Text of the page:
The Makarov pistol or PM (Russian: Пистолет Макарова, Pistolet Makarova, literally Makarov's Pistol) is a Russian semi-automatic pistol. Under the project leadership of Nikolay Fyodorovich Makarov, it became the Soviet Union's standard military and police side arm in 1951.
|Place of origin||Soviet Union|
|Used by||See Users|
|Wars||First Indochina War|
Lebanese Civil War
Soviet invasion of Afghanistan
South African Border War
Angolan Civil War
Tuareg rebellion (1990–1995)
Burundian Civil War
First Chechen War
Second Chechen War
War in Afghanistan (2001–present)
Libyan Civil War
Syrian Civil War
War in Donbass
|Manufacturer||Izhevsk Mechanical Plant (1949-2013) / Kalashnikov Concern (2013-present) (USSR/Russia), Ernst Thaelmann (Germany), Arsenal AD (Bulgaria), Norinco (China), Factory 626 (China)|
|Mass||730 g (26 oz)|
|Length||161.5 mm (6.36 in)|
|Barrel length||93.5 mm (3.68 in)|
|Width||29.4 mm (1.16 in)|
|Muzzle velocity||315 m/s (1,030 ft/s)|
|Effective firing range||50 m (55 yd)|
|Feed system||8-round detachable box magazine (10- and 12-round available on the PMM)|
|Sights||Blade front, notch rear (drift adjustable)|
Shortly after the Second World War, the Soviet Union reactivated its plans to replace the Tokarev TT33 self-loading pistols and Nagant M1895 revolvers. The adoption of the future AK assault rifle relegated the pistol to a light, handy self-defence weapon. Therefore, the TT30/33 was unsuited for such a role, as it was heavy and bulky. Also, the Tokarev pistols omitted a safety and magazines were deemed too easy to lose. As a result, in December 1945, two separate contests for a new service pistol were created, respectively for a 7.62mm and 9mm pistol. It was later judged that the new 9.2×18mm cartridge, designed by B. V. Semin, was the best round suited for the intended role. The lower pressures of the cartridge allowed practical straight blowback operation (reducing the cost and complexity of the weapon), while retaining low recoil and good stopping power.
Several engineers took part in the contest, including Korovin, Baryshev, Vojvodin, Simonov, Rakov, Klimov, Lobanov, Sevryugin, and Makarov. Special emphasis was placed on safety, user-friendliness, accuracy, weight, and dimensions. After stringent handling, reliability, and other tests, Makarov's pistol, which was inspired from the German Walther PP, stood out from other designs through its sheer simplicity, excellent reliability, quick disassembly, and robustness. During April 1948, Makarov's pistol experienced 20 times fewer malfunctions than the competing Baryshev and Sevryugin counterparts, and had fewer parts. The pistol was therefore selected in 1949 for further development and optimization for mass production. Tooling was set up in the Izhevsk plant for production. After many major design changes and tweaks, the gun was formally adopted as the "9mm Pistolet Makarova", or "PM" in December 1951.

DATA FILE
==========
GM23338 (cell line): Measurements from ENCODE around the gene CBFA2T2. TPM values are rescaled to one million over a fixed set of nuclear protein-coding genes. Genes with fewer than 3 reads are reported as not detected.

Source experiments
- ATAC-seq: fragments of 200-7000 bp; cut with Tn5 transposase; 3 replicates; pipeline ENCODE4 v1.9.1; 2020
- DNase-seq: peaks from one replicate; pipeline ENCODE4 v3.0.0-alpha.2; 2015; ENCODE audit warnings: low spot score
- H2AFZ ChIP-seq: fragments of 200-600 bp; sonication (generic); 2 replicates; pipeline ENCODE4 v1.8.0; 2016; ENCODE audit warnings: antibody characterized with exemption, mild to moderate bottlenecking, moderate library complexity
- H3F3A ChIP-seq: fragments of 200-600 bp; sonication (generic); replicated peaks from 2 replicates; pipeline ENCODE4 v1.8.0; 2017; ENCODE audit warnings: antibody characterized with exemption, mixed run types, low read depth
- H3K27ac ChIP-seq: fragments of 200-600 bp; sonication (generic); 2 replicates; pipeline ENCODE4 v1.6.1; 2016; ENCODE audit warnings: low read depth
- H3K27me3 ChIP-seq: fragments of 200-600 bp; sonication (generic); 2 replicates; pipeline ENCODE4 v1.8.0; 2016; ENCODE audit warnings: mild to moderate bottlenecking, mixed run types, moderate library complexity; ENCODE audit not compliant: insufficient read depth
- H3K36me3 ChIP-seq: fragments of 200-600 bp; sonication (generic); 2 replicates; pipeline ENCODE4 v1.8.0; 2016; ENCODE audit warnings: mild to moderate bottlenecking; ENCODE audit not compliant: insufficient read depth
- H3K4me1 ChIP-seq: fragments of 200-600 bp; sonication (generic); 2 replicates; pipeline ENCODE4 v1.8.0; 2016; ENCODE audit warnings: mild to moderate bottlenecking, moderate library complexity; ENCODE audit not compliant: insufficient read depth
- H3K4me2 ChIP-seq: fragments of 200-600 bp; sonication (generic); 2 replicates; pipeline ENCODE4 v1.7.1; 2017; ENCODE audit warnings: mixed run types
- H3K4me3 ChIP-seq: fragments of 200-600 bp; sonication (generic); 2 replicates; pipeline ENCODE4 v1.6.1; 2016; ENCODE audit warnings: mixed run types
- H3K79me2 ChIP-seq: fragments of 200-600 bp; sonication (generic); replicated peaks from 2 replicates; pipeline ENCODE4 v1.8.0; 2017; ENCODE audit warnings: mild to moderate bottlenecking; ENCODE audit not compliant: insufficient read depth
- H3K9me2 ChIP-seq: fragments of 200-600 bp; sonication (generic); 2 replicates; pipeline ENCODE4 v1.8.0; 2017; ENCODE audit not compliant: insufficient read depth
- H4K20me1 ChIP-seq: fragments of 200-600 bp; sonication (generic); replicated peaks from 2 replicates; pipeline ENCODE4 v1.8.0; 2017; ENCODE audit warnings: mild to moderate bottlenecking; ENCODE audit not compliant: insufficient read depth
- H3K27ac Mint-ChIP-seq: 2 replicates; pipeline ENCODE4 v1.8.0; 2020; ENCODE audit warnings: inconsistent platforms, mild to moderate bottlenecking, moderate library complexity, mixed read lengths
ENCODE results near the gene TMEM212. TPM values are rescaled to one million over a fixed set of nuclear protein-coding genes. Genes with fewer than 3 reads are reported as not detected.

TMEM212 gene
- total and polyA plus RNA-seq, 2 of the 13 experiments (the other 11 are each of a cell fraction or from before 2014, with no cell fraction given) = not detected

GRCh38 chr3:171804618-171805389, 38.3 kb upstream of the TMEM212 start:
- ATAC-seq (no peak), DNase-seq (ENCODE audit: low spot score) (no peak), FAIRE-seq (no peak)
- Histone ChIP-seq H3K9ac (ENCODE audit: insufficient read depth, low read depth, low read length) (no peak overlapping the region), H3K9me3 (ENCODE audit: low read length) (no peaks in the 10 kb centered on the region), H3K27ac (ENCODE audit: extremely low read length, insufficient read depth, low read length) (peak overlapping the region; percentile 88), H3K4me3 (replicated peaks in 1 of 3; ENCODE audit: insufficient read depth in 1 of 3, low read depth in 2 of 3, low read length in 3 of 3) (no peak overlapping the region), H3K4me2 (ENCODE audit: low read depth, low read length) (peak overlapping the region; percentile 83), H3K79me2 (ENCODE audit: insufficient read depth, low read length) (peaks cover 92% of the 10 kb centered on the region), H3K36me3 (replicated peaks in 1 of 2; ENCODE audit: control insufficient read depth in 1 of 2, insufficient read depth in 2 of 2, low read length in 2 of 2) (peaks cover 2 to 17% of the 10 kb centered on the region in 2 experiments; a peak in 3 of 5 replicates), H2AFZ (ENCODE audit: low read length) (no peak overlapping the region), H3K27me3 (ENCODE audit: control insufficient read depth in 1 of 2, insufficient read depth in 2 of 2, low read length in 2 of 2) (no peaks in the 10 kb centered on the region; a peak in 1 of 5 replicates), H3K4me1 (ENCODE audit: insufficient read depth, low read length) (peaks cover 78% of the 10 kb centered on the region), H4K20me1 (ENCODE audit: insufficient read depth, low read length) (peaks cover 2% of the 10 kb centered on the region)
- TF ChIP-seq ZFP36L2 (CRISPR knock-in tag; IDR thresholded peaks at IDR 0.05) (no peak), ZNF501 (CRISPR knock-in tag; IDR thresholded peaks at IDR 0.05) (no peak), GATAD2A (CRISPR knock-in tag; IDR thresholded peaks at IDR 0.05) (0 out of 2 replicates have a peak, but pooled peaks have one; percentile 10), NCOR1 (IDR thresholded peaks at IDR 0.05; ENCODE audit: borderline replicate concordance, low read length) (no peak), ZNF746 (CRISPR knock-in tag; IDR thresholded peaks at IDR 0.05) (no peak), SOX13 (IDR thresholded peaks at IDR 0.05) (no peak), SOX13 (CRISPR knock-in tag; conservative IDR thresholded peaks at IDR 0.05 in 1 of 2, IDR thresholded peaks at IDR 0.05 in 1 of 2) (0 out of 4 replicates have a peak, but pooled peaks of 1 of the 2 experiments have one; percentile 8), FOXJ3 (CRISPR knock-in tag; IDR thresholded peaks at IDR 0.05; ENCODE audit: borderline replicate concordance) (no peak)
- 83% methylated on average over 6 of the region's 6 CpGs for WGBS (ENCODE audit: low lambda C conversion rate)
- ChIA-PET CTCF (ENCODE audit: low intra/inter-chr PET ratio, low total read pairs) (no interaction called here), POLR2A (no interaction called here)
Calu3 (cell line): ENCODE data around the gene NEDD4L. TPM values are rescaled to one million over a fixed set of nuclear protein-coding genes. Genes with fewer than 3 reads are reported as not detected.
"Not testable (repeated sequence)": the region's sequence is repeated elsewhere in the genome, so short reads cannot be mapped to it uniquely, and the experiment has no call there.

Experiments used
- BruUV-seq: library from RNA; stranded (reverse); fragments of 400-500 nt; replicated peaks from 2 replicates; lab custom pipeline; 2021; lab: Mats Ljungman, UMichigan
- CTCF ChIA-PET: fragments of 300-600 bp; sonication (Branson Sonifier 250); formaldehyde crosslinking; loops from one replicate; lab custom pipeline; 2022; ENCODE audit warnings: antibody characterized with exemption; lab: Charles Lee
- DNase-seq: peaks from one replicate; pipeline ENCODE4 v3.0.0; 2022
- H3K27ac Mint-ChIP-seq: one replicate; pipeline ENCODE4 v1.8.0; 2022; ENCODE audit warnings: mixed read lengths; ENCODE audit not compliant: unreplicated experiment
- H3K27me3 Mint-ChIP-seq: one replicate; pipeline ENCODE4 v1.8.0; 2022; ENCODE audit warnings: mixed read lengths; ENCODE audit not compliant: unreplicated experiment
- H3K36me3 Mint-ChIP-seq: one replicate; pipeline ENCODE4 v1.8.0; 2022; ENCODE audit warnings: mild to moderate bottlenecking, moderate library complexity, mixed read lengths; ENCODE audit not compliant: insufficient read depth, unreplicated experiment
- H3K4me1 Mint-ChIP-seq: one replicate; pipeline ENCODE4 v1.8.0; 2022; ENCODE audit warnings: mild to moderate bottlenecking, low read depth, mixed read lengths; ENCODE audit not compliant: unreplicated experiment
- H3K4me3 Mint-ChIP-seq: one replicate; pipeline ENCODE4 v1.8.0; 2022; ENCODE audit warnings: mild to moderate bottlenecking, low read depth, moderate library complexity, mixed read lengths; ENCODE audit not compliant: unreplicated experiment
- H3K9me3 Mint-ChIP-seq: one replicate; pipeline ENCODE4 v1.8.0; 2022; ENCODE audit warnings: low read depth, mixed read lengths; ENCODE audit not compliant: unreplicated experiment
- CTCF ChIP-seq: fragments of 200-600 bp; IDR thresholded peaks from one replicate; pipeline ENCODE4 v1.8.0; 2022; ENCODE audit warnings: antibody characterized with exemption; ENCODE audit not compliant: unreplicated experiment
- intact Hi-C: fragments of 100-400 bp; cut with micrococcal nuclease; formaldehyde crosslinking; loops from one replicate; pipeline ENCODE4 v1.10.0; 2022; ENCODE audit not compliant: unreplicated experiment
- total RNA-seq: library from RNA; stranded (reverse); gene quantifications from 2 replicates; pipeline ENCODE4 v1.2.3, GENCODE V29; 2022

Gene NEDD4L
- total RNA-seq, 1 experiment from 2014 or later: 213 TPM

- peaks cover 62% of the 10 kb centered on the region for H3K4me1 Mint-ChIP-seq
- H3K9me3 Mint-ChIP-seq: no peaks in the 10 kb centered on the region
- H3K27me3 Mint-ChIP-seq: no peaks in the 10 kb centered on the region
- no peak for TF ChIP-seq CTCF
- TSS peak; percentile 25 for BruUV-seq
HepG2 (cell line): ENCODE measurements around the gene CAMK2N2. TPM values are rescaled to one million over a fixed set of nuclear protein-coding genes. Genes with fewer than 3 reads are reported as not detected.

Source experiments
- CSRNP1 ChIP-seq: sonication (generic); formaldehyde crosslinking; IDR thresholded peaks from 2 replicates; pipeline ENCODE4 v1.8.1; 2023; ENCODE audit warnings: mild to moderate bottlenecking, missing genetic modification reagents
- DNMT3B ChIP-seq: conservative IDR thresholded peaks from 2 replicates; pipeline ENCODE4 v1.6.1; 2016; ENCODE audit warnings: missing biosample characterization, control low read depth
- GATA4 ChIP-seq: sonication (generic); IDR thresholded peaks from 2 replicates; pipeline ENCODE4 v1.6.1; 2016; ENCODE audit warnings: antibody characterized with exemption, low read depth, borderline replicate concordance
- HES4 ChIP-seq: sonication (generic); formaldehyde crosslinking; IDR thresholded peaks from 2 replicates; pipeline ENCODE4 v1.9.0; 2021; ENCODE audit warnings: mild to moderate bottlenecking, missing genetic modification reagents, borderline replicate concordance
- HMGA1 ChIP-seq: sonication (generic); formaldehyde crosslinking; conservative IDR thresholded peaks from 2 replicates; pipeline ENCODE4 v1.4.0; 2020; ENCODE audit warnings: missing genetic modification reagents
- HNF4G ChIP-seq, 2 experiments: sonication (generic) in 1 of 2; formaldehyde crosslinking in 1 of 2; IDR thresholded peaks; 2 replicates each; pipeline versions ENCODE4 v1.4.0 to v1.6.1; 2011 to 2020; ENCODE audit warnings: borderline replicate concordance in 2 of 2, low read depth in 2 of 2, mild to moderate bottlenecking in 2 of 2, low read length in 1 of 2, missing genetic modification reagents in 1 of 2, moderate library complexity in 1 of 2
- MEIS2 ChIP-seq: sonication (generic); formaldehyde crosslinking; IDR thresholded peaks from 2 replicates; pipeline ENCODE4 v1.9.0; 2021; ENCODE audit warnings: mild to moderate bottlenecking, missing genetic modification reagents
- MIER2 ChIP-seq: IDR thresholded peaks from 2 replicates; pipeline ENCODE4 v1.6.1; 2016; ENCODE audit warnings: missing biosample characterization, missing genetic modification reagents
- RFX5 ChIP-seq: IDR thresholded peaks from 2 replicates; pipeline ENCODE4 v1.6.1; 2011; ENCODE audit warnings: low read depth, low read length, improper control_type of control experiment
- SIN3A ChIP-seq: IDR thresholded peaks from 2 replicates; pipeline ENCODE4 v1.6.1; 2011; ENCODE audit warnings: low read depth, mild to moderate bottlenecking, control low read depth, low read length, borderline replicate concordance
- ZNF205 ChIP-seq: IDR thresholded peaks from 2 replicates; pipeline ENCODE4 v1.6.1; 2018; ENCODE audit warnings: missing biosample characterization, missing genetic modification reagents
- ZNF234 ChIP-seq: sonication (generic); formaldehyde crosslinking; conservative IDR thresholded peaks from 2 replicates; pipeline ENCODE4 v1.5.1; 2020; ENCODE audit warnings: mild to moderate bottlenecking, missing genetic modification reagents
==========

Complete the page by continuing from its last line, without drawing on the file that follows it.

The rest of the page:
As the new standard issue sidearm of the USSR, the PM was issued to NCOs, police, special forces, and tank and air crews. It remained in wide front-line service with Soviet military and police until and beyond the end of the USSR in 1991. Variants of the pistol remain in production in Russia, China, and Bulgaria. In the U.S., surplus Soviet and East German military Makarovs are listed as eligible curio and relic items by the Bureau of Alcohol, Tobacco, Firearms and Explosives, because the countries of manufacture, the USSR and the GDR, no longer exist.
In 2003, the Makarov PM was formally replaced by the PYa pistol in Russian service, although as of 2016, large numbers of Makarov pistols are still in Russian military and police service. The PM is still the service pistol of many Eastern European and former Soviet republics. North Korea and Vietnam also use PMs as standard-issue pistols.
Although various pistols had been introduced in Russian service to replace the Makarov, none have been able to entirely supplant it; the MP-443 Grach/PYa is technically the Russian military’s standard sidearm but suffers from quality control and reliability issues. In September 2019, Rostec announced its Udav pistol went into mass production as the Makarov replacement. The Udav fires 9×21mm Gyurza rounds which are claimed to pierce 1.4 mm of titanium or 4 mm of steel at a 100 meters.
The PM is a medium-size, straight-blowback-action, all-steel construction, frame-fixed barrel handgun. In blowback designs, the only force holding the slide closed is that of the recoil spring; upon firing, the barrel and slide do not have to unlock, as do locked-breech-design pistols. Blowback designs are simple and more accurate than designs using a recoiling, tilting, or articulated barrel, but they are limited practically by the weight of the slide. The 9×18mm cartridge is a practical cartridge in blowback-operated pistols; producing a respectable level of energy from a gun of moderate weight and size. The PM is heavy for its size by modern US commercial handgun standards, largely because in a blowback pistol, the heavy slide provides greater inertia to delay opening of the breech until internal pressures have fallen to a safe level. Other, more powerful cartridges have been used in blowback pistol designs, but the Makarov is widely regarded as particularly well balanced in its design elements.